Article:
First, let me preface this review by acknowledging that I was a cruise skeptic - and, a first-time cruiser. My travel philosophy has always been simple: I would rather be exploring the streets of Rome than being stuck on a boat playing Bingo.
We began our adventure on August 30 in Venice, Italy. Embarkation was a breeze. Easier than checking into a hotel. From the moment we boarded the Serenity, the much vaunted Crystal service was evident. We were helped with our luggage and encouraged to have lunch in the main dining room, where complimentary champagne was poured, refilled, and refilled again.
Standard cabins on Deck 7, though somewhat small, were well-designed and exceptionally appointed. Bathrooms featured double sinks, a shower with surprisingly good water pressure, and Aveda amenities with Frette bathrobes. Storage space was ample throughout. Clothes hangers were scarce, a situation promptly rectified by Erica, our stewardess, who would prove throughout the duration of the cruise, to be gracious, accommodating, and professional.
From there on, it was all about the Food. In addition to the ports of embarkation and disembarkation - Venice and Rome, respectively, the deciding factor in selecting Crystal (rather than Radisson Seven Seas Voyager) was the food. Specifically, it was the inclusion of a restaurant by famed chef Nobu Matsuhisa. Nobu is one of our favorite restaurants in New York. Ah, the black cod in miso, the sashimi salad, the rock shrimp tempura, the sushi! The idea that we could eat at Nobu, or, rather, "Silk Road," as often as we wanted (actually, as often as we could get in!), was too tantalizing to pass up!
Imagine the added bonus then, much to our surprise, that we also loved the Serenity's other specialty restaurant, Prego. Fortunately, we were blessed to have as our waiter, the inimitable Estephan, who (with a wink here, a nod there) expertly navigated us through the menu. The mushroom soup appetizer, as well as several of the seafood pastas, were superb.
The main dining room, at least at dinner, was a bit of a disappointment. It seemed to be typical, unimaginative cruise fare, though on a higher level. One meal of coq au vin was particularly below par - dry and flavorless. The lobster, however, was succulent (and ample in supply)! Steaks were good, though unexceptional. Still, it hardly mattered because we were walking (waddling?) in foodie heaven, alternating most of our nights between Silk Road and Prego. Decisions, decisions!
Other notable dining venues were Tastes, which featured Wolfgang Puck's renowned Chinois Chinese Chicken Salad (and, better here than at Puck's stateside restaurants); Trident Grill which offered excellent steak sandwiches, burgers and fries, et.al.; the Bistro, a comfortable spot for outstanding specialty coffees - and, a snack or two; High Tea at the Palm Court, with the usual assortment of scones, pastry, and mini-sandwiches; and, of course, the Lido, which provided the ship with its requisite (albeit mostly routine) buffet.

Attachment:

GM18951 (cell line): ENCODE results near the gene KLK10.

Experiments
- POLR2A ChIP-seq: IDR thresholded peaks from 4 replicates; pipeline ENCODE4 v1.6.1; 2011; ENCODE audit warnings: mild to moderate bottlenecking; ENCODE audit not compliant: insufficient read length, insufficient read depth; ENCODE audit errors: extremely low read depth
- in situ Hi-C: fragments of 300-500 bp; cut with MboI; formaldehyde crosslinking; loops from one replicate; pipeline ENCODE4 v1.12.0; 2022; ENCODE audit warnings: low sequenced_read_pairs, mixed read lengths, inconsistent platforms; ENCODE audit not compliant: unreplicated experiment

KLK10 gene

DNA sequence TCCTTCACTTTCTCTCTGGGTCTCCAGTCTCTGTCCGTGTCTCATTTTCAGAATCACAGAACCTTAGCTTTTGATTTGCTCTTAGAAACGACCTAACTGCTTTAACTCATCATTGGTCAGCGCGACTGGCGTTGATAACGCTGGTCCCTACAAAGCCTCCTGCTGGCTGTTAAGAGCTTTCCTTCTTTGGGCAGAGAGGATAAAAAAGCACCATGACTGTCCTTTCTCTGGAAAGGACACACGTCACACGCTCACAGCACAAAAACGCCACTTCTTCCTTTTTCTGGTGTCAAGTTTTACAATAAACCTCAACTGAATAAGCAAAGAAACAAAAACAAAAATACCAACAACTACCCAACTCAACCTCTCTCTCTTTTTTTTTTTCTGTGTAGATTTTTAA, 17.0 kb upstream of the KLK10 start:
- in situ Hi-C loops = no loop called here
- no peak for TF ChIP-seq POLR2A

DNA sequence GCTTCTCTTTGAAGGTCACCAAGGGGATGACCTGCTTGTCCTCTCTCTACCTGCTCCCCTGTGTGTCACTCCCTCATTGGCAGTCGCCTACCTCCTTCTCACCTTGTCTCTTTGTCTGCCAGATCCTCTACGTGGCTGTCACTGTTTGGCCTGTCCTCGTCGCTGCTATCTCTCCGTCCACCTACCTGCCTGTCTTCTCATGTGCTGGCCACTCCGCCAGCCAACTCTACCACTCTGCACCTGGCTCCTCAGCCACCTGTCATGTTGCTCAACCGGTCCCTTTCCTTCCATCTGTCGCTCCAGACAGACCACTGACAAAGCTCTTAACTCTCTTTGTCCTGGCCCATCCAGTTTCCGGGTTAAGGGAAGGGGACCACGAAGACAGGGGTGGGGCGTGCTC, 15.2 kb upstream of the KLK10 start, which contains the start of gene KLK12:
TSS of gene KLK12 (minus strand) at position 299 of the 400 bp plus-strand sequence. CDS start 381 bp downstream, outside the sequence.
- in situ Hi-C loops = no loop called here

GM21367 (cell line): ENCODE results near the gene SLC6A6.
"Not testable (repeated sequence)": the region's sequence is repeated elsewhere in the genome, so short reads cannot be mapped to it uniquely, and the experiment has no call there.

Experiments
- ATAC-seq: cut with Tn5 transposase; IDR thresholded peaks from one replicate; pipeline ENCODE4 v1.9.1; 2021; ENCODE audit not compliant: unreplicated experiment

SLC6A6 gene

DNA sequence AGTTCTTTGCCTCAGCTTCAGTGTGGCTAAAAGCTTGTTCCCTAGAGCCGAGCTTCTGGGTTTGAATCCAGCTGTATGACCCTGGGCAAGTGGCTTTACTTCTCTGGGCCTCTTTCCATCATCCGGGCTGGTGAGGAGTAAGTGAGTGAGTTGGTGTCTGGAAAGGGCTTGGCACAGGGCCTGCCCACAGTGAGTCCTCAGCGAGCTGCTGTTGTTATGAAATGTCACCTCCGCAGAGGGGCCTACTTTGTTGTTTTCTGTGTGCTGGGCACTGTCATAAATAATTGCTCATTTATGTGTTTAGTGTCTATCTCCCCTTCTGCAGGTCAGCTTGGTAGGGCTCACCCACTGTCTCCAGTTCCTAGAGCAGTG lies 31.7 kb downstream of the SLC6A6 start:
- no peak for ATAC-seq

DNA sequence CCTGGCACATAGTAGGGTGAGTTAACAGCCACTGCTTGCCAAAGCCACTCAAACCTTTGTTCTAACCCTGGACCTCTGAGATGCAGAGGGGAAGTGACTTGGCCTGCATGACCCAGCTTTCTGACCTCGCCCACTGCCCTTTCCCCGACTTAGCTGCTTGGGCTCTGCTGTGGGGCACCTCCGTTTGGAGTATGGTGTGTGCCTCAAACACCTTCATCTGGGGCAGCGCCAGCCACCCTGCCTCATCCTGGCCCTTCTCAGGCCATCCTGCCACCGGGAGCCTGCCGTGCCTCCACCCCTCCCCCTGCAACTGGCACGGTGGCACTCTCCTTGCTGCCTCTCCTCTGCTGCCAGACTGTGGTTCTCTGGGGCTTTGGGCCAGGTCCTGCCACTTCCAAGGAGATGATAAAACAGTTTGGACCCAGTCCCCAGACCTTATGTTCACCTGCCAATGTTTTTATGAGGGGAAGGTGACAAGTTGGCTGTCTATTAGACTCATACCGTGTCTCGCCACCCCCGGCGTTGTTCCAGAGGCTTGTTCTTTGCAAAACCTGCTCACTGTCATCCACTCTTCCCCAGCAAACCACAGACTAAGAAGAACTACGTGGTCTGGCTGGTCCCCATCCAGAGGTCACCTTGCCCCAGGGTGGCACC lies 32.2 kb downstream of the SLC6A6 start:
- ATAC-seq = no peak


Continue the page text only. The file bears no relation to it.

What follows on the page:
Service throughout the ship continued to impress - understated, helpful, friendly, rarely cloying or condescending. Public spaces were comfortable, tastefully (though not lavishly) designed. No garish colors. No discordant notes. Still, some improvements could be made, particularly on Deck 6. Shopping, which is touted to be akin to Rodeo Drive, is surprisingly limited and most in need of a face-lift. Not only did I not find anything I wanted to buy, I wasn't even compelled to window shop! The casino is rather small (and, too brightly lit!), and the slot machines, operated by Caesars Palace, should be expanded. The Cigar club is a waste, too exclusionary, and should be converted into a space more guests could enjoy. The Disco is far too small and seems an afterthought. Perhaps, afterhours, it should be moved to the Palm Court on Deck 12? Also, lacking throughout the ship's public spaces, is soft, ambient music.
As for shore excursions, for the most part, we decided to venture off on our own. In Palma de Mallorca, Spain, we took the complimentary shuttle bus from the pier into town and walked; in Cannes, we took the train to Monte Carlo; in Florence (and, later in Rome) we hired a private limousine company, ItalyLimousine.It, for the day. I highly recommend the latter - our driver was waiting for us at the pier, sign in hand, the vehicle was comfortable, the tour was highly informative and enjoyable, and the rates were comparatively reasonable.
After one of these excursions, I always found myself (much to my own surprise) anxious to reboard the Crystal Serenity. By the end of our 11-day adventure, I cannot say that I have become a cruise convert. I can, however, say that I have become a Crystal Serenity convert. While I would still rather be exploring the streets of Rome than be stuck on a boat playing Bingo (which, by the way, I begrudgingly did!) - I would rather be having a martini at the Crystal Cove, and then dining at Nobu Matsuhisa's Silk Road than doing just about anything, anywhere.